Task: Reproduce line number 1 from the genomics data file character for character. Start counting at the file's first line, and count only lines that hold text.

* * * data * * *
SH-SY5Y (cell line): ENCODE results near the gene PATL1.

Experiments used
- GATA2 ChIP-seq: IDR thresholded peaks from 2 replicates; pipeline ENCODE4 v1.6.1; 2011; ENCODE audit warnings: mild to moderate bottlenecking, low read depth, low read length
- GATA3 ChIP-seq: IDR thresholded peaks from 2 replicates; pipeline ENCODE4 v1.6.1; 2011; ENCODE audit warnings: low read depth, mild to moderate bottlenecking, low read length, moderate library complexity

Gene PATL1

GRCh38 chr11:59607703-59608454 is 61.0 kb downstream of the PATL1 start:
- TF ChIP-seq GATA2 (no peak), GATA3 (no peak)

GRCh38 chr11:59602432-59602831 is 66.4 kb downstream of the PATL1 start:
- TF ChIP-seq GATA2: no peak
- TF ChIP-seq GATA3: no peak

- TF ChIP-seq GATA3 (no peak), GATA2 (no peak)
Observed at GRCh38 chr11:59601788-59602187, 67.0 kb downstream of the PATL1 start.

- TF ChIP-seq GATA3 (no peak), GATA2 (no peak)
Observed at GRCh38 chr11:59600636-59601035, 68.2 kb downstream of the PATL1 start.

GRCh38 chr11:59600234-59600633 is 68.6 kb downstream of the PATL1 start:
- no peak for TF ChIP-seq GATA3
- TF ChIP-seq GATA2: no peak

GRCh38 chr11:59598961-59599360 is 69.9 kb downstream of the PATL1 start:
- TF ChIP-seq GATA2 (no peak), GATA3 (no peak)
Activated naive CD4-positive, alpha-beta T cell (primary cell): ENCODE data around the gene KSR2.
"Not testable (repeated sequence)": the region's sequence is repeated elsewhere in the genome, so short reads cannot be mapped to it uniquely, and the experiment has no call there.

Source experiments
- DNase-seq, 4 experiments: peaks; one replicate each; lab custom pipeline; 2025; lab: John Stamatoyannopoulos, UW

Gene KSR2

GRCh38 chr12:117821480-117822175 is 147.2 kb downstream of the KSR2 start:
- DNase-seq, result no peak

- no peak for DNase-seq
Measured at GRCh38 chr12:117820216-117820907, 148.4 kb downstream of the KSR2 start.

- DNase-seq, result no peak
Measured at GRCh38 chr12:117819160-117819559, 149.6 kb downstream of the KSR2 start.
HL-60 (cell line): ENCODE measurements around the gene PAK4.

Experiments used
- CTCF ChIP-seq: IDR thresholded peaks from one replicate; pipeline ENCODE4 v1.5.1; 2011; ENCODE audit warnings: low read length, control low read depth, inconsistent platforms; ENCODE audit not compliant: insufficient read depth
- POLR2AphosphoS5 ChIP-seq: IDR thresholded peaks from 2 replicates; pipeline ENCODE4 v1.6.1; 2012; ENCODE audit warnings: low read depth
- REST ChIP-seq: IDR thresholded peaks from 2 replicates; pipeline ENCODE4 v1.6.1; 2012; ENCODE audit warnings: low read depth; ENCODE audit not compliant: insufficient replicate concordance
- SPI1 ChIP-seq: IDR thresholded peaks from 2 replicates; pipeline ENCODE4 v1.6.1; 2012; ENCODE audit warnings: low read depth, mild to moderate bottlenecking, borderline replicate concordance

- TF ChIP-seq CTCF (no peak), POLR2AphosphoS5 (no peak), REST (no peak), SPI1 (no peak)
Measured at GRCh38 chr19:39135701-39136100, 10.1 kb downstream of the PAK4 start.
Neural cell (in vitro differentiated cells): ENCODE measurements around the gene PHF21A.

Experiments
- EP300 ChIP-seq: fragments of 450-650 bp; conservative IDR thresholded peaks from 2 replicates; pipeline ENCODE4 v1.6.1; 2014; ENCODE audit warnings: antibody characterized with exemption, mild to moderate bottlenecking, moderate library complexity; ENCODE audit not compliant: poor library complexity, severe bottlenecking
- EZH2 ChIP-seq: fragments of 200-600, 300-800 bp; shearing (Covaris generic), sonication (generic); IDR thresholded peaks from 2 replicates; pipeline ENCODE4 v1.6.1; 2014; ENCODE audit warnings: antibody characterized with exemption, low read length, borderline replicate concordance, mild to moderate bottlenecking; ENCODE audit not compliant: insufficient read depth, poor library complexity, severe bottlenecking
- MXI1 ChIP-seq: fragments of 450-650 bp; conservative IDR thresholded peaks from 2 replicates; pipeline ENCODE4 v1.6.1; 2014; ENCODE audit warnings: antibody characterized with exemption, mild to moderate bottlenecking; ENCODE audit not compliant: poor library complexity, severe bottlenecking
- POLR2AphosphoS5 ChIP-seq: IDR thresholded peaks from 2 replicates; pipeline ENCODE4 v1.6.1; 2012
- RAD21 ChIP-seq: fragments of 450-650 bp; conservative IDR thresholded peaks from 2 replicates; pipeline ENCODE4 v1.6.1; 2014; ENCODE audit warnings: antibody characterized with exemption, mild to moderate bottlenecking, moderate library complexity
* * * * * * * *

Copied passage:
SH-SY5Y (cell line): ENCODE results near the gene PATL1.